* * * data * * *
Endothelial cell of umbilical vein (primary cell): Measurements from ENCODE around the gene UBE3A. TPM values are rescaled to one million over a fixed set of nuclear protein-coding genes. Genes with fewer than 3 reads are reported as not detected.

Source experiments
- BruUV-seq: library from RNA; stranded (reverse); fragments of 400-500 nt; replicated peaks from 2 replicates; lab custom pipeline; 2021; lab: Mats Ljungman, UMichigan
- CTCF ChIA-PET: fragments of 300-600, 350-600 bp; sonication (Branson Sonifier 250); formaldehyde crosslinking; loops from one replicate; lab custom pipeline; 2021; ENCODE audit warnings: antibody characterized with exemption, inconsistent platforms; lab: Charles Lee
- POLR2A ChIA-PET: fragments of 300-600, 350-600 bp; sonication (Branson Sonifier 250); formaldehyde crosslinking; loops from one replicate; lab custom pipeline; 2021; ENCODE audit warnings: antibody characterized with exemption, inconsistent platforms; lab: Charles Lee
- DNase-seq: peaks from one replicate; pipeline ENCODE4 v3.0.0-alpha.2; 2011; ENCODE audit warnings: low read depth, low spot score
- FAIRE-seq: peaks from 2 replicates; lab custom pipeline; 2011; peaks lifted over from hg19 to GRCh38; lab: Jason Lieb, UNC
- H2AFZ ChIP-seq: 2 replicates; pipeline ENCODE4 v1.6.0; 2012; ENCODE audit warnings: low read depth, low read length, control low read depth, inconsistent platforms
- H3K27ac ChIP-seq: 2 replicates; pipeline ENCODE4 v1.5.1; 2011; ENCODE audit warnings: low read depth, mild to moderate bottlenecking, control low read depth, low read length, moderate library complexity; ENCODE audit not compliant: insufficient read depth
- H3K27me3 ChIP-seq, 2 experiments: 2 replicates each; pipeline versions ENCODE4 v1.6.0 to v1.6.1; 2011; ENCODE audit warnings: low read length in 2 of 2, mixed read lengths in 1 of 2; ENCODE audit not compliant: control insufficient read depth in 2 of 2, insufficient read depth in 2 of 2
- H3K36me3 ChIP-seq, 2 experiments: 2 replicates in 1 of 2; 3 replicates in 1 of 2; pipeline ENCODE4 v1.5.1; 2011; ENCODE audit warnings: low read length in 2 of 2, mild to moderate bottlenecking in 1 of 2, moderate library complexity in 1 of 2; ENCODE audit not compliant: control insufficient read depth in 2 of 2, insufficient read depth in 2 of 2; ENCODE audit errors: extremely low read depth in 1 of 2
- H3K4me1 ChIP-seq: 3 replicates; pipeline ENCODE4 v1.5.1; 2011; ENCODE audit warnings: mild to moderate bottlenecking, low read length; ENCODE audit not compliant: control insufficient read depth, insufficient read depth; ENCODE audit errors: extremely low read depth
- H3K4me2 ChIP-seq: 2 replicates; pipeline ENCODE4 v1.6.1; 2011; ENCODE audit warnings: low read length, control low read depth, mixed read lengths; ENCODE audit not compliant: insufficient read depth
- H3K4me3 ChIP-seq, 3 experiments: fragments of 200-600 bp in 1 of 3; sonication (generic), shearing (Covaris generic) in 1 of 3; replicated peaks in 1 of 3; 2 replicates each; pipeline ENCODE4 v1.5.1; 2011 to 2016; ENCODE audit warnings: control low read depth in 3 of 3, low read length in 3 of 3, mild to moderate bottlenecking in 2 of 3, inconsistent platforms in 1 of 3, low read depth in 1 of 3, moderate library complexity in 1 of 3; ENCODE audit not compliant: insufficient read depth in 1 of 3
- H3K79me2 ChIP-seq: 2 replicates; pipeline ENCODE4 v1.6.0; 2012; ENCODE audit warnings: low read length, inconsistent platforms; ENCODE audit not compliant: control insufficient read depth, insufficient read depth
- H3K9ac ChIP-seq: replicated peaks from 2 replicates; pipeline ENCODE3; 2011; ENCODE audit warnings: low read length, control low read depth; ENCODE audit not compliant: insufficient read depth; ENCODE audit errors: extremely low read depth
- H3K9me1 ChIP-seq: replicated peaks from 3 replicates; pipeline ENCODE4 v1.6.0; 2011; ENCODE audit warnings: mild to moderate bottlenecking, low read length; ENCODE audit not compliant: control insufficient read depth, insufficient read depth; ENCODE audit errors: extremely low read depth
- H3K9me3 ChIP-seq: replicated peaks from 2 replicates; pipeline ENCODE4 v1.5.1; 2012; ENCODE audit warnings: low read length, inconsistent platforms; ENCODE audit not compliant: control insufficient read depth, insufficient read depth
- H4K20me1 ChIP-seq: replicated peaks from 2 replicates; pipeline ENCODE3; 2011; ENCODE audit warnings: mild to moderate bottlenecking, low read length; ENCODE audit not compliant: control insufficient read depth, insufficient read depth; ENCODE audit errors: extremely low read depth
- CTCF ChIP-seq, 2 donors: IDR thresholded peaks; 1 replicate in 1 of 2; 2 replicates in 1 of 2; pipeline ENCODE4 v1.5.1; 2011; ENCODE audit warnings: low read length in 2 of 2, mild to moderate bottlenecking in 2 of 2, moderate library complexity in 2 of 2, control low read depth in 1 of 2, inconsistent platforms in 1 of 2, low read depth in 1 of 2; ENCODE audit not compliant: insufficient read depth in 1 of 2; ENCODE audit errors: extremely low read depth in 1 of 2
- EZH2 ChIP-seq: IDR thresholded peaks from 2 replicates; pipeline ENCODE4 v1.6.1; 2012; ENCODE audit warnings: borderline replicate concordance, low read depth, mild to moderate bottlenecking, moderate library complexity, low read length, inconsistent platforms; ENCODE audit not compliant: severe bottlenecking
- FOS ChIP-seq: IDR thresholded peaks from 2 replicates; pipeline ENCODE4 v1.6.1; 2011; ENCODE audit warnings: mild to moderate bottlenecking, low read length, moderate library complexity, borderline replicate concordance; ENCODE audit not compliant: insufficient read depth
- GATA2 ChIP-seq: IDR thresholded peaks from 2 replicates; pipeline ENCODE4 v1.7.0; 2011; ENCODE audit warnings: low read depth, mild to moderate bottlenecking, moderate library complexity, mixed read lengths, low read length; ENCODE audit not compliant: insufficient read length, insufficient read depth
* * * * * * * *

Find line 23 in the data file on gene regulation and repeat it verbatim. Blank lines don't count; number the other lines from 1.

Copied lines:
- GATA2 ChIP-seq: IDR thresholded peaks from 2 replicates; pipeline ENCODE4 v1.7.0; 2011; ENCODE audit warnings: low read depth, mild to moderate bottlenecking, moderate library complexity, mixed read lengths, low read length; ENCODE audit not compliant: insufficient read length, insufficient read depth